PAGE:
The electoral results in Turkey were completely unexpected – by us, by all major polling companies, and by the vast majority of observers. In short, this was a similar outcome to what happened in the UK’s last elections, when the Conservatives unexpectedly snatched a majority and avoided difficult coalition talks. Over the weekend, the ruling AKP won 49% of the votes, which should translate into 316 seats, well above the 276 needed for the majority. And this happened without any of the two smaller parties (the Kurdish HDP or the nationalists MHP) falling below the 10% minimum threshold for representation and having their votes redistributed.
The outcome is positive for the country’s stability in the short- to medium-term, and asset prices have reacted accordingly. Even though the AKP’s economic policies leave a lot to desired, and its strong-handed approach toward the media helps fuel social conflict, these negatives are far outweighed by the reduced political uncertainty – as far as asset prices are concerned, at least. Now there are three remaining points of contention: (1) how the conflict with the Kurdish minority will develop, (2) will Erdogan push for a constitutional change to enhance its presidential powers, and (3) will the economic policy change.
(1) Kurds. The fact that the HDP retained its representation in parliament is very positive –even if its legislative influence will be small for the time being. It consolidates the Kurds as an official political entity and keeps the channel of communication open with the military arm of the Kurdish resistance movement, the PKK. But will the election results mean that the AKP will feel vindicated in their pursuit of a stronger line against the Kurds? Will they feel they have the popular mandate to escalate the conflict? Or, after the electoral victory has been scored, will they take a more conciliatory path? We don’t have the answer to these questions, and won’t even venture a guess.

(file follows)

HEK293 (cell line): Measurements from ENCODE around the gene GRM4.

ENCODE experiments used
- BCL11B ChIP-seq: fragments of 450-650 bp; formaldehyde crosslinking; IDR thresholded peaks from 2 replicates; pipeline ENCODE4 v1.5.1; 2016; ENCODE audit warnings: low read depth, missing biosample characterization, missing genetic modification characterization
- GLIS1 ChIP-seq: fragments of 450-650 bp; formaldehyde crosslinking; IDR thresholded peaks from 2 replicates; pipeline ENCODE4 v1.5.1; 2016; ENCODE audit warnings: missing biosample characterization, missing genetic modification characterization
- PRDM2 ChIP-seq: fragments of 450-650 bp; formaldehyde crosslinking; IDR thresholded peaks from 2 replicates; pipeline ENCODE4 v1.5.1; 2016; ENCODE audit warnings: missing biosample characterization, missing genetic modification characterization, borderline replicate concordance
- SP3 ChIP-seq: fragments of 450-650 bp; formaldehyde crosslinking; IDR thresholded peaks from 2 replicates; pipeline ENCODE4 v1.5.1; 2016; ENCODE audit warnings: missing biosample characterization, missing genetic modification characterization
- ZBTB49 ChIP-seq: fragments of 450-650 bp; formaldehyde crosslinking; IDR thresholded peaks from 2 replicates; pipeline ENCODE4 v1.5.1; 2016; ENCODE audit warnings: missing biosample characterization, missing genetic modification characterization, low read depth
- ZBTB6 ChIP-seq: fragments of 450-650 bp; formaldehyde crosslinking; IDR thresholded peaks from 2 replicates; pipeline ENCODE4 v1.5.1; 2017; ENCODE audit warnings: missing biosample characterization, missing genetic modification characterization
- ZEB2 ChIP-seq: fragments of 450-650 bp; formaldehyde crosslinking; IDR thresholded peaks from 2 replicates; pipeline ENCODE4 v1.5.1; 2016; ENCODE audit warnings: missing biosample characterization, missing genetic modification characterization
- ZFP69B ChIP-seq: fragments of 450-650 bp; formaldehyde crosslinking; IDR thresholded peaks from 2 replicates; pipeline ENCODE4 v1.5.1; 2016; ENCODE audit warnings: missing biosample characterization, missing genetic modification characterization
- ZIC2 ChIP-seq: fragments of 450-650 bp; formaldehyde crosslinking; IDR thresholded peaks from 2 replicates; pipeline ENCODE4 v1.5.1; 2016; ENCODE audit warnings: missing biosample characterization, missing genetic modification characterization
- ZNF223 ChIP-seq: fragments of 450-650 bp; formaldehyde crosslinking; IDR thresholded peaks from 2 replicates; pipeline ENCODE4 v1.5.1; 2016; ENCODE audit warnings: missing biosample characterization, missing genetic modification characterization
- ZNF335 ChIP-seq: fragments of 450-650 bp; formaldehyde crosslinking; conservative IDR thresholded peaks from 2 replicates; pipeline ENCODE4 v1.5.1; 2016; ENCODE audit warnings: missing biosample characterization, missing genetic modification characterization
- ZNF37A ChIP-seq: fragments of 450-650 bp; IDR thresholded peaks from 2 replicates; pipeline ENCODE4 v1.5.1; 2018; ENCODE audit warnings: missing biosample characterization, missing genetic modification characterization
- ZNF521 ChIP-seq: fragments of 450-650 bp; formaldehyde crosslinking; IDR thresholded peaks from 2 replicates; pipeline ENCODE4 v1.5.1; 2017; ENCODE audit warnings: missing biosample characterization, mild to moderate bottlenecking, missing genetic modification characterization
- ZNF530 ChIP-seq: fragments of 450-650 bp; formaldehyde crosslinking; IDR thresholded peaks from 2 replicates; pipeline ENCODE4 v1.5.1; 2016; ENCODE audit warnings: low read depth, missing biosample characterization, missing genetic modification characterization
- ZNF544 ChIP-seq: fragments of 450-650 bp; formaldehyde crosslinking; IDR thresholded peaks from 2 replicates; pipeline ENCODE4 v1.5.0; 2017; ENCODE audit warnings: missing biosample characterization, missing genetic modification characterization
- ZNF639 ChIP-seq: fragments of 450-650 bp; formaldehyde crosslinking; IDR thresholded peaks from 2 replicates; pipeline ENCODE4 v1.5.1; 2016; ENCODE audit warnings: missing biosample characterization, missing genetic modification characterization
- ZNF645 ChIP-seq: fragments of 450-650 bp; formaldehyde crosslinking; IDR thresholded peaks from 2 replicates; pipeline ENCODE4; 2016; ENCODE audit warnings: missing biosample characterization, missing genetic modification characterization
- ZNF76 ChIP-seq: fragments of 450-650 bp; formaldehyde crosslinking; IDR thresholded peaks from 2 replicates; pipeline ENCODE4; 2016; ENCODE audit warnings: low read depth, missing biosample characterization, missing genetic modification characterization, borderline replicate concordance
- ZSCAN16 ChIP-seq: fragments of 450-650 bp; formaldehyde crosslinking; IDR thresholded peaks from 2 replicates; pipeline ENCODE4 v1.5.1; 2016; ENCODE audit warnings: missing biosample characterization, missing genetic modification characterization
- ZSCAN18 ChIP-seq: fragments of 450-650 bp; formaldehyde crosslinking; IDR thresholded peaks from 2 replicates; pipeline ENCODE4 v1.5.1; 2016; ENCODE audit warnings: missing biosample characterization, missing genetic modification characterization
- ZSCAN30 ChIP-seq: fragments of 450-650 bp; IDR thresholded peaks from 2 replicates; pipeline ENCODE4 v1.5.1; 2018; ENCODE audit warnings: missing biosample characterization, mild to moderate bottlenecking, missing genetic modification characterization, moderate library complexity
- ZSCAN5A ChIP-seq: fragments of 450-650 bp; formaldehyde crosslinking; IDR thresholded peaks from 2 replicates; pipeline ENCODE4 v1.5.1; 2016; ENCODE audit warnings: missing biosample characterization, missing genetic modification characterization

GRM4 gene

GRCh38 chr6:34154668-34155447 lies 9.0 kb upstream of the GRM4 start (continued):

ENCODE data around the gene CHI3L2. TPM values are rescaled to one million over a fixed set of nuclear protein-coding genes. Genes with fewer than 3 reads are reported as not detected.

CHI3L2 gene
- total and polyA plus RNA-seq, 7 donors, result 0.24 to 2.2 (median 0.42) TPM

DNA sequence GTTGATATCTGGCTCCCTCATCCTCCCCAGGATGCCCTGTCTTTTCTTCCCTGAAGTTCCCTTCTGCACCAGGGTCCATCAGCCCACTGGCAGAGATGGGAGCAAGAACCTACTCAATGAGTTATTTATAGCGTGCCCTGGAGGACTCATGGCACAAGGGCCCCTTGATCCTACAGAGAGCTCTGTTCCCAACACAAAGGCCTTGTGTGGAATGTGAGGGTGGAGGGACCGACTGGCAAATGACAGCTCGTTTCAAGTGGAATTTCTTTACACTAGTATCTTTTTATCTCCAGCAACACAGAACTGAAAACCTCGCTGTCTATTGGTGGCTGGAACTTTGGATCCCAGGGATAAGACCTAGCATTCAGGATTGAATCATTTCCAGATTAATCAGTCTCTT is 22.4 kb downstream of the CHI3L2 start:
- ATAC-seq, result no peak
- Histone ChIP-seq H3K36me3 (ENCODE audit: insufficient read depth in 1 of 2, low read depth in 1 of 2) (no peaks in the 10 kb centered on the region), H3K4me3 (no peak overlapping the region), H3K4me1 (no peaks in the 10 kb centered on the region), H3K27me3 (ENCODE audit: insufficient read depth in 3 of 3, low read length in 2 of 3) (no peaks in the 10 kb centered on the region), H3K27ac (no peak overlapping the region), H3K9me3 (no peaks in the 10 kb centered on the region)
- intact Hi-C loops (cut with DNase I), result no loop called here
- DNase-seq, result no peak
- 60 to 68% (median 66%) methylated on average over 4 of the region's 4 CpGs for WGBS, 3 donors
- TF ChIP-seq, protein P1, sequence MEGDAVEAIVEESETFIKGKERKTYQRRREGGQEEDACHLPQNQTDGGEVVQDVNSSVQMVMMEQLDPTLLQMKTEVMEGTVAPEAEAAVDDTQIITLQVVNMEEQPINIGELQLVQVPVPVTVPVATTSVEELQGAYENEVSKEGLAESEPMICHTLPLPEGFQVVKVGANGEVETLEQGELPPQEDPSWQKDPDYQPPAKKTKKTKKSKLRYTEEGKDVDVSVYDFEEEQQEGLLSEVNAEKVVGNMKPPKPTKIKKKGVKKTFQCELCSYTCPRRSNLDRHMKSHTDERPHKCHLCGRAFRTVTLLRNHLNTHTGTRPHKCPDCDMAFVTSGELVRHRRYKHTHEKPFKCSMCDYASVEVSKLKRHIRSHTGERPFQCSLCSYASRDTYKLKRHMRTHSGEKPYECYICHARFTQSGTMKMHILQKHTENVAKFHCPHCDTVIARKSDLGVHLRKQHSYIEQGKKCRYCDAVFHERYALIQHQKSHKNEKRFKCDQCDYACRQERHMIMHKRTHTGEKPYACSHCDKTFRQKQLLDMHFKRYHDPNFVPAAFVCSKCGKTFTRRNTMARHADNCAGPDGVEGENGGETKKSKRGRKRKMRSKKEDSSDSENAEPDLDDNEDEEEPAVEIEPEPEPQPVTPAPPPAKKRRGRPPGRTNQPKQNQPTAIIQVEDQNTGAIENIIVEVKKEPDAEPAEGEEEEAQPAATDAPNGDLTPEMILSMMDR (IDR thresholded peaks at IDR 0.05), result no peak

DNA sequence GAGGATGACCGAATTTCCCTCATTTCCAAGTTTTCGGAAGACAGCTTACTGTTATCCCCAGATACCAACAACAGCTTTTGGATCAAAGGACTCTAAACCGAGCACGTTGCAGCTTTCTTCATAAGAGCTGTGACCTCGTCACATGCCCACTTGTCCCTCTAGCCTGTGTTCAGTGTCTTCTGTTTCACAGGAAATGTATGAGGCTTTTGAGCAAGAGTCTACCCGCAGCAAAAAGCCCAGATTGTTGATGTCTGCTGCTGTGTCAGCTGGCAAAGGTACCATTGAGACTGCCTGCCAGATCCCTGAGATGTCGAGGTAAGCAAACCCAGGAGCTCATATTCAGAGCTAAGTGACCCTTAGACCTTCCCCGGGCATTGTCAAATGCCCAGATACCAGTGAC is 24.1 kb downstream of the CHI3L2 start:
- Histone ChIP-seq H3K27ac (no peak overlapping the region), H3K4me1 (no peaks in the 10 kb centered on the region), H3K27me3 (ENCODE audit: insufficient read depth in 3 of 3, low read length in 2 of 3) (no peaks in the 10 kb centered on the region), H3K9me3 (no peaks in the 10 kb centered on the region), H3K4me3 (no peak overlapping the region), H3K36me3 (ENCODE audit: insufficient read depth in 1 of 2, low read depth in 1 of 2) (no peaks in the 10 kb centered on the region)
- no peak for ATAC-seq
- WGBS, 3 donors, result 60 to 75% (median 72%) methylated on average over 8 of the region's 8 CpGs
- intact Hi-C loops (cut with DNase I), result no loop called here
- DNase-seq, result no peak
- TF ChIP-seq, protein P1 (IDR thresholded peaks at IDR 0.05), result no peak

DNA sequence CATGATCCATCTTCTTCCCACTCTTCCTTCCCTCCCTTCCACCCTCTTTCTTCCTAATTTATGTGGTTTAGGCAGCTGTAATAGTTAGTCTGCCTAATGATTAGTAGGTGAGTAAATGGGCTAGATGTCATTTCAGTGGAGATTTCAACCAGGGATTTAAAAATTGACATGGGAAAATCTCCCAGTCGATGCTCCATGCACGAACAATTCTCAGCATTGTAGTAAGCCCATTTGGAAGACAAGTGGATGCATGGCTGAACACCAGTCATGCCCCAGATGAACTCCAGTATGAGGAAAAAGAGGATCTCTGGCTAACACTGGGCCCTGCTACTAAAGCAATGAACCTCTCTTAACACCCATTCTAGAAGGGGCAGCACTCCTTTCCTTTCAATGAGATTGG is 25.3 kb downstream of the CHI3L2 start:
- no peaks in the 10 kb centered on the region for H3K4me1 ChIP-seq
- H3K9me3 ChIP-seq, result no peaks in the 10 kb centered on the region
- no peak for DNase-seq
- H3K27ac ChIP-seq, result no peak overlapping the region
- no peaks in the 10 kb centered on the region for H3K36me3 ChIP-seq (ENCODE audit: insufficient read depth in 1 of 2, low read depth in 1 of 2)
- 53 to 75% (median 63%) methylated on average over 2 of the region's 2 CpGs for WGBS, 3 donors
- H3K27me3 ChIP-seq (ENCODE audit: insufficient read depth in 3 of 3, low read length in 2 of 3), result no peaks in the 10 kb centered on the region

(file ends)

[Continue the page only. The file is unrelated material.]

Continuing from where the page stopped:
(2) Constitutional change. The AKP needs a supermajority of 367 votes to make an outright constitutional change and 330 votes to call a referendum. It will likely have 316 seats. Getting the extra votes would have been easier within a coalition, now it will be very challenging, to say the least. The opposition will continue to see this as a “constitutional coup” and is unlikely to give much ground. The outsized power of Erdogan was a key point in the elections and making the opposition uncomfortable during coalition talks. We doubt that Erdogan is about to let this issue rest. Let’s see what he has up his sleeve.
(3) Economic policy. In this regard, the first question in investors’ minds will probably be the autonomy of the central bank and pressure by the government for it to cut rates. The relationship between the AKP leadership and the central bank has been acrimonious in the past, to say the least. Still, we are not too concerned. Sure there will be pressure, but the sense of urgency to stimulate the economy will diminish now that the elections have been won. Moreover, this hasn’t been a focal point of the AKP recently, even as they struggled in the polls. Nothing suggest it will be the focus now.